Picture this: mountains, fresh waters, cool air, genuine people, and good music. This combination does in fact exist, and it’s at Vertex Festival in Buena Vista, Colorado. On August 5th-7th, I had the pleasure of attending the inaugural Vertex Festival, and it was everything I wanted and more.
I recently attended Electric Forest, a beautiful, transformational festival in Rothbury, Michigan. Upon hearing that my favorite artists, ODESZA, would be headlining Vertex Festival, a new festival thrown by the same company that runs Electric Forest, I knew I had to make my way out to Colorado. If you’ve ever been to Electric Forest, you know the forest is magical. Between the art installations, the music, and the little surprises scattered throughout the forest, you pretty much feel as though you’ve entered a fairytale. It is for this reason that the festival has gained so much popularity in recent years, resulting in a large number of attendees, musical acts, and unfortunately, some commercialization. The forest has a special place in my heart, but the concept it tries to sell – this authentic, musical hippy environment – is losing it’s authenticity as it becomes increasingly more popular. My hope was that Vertex Festival would provide me with the experience I longed for in the forest, and it did just that.
Every day at Vertex began under the sun with yoga and beach parties on the lagoon. In a beautifully constructed DJ booth, acts such as Goldroom and Imagined Herbal Flows played soft tunes as we all gathered on our floats, surrounded by trees and mountains.
Vertex is, by far, the smallest festival I’ve ever attended, and I loved every second of it. I’ve never experienced such a communal bond among festival goers. With musical acts barely ever conflicting, we would all gather at one stage for a set, then collectively head over to another stage for the next set. Everything was so relaxed.
I think this culture that was created at Vertex originates from the music presented to us. With headliners such as ODESZA, Gramatik, and Alabama Shakes, the festival was inevitably going to host one of the best crowds I’ve ever encountered. Along with these headliners, many artists on ODESZA’s Foreign Family Collective attended the festival including Big Wild, Jai Wolf, and Rüfüs du Sol – all artists who, in my opinion, generally attract like-minded people. Music is subjective, and therefore, people are affected differently by certain sounds, vocals, and harmonies. In all honesty, though, for the first time at a festival, I genuinely felt as though we were all impacted by the music in the same way. There was this mutual appreciation of the music being played that was so prevalent at every single set. I’ve never felt so comfortable in a crowd. We all grooved the same way, and felt what each other felt. The best part is that this connection was not limited to the crowd. I truly felt a bond between the artists and the people. The barrier had been removed, and the artists fed off of the crowd, as we fed off of the artists. United by the music, I had never felt so in my element.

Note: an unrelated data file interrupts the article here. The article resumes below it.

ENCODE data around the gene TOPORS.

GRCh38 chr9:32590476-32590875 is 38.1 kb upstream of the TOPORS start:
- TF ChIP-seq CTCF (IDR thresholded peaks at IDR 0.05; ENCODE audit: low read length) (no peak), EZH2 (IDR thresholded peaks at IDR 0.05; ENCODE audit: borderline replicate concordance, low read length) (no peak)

Aside from the musical acts, Vertex hosted a variety of beautiful art installations and activities. Between the Tickle Parlor, The Jive Joint, an on command poet, a house full of balloons, and the Silent Disco, there was always something to discover. Even better, the festival grounds were open 24/7. With sets ending between 1am-2am, we would all head over to the Silent Disco for some late night dancing or hang around in our hammocks surrounding the lagoon, listening to good music and building relationships.
I’m incredibly eager to see how Vertex evolves, and I can only hope that the community and intimacy I encountered will remain in the years to come.
Everything felt so right. The people, the music, the environment – it was all so real, and I am eternally grateful for such a fulfilling experience.
Thank you, Vertex Festival. You were transformational.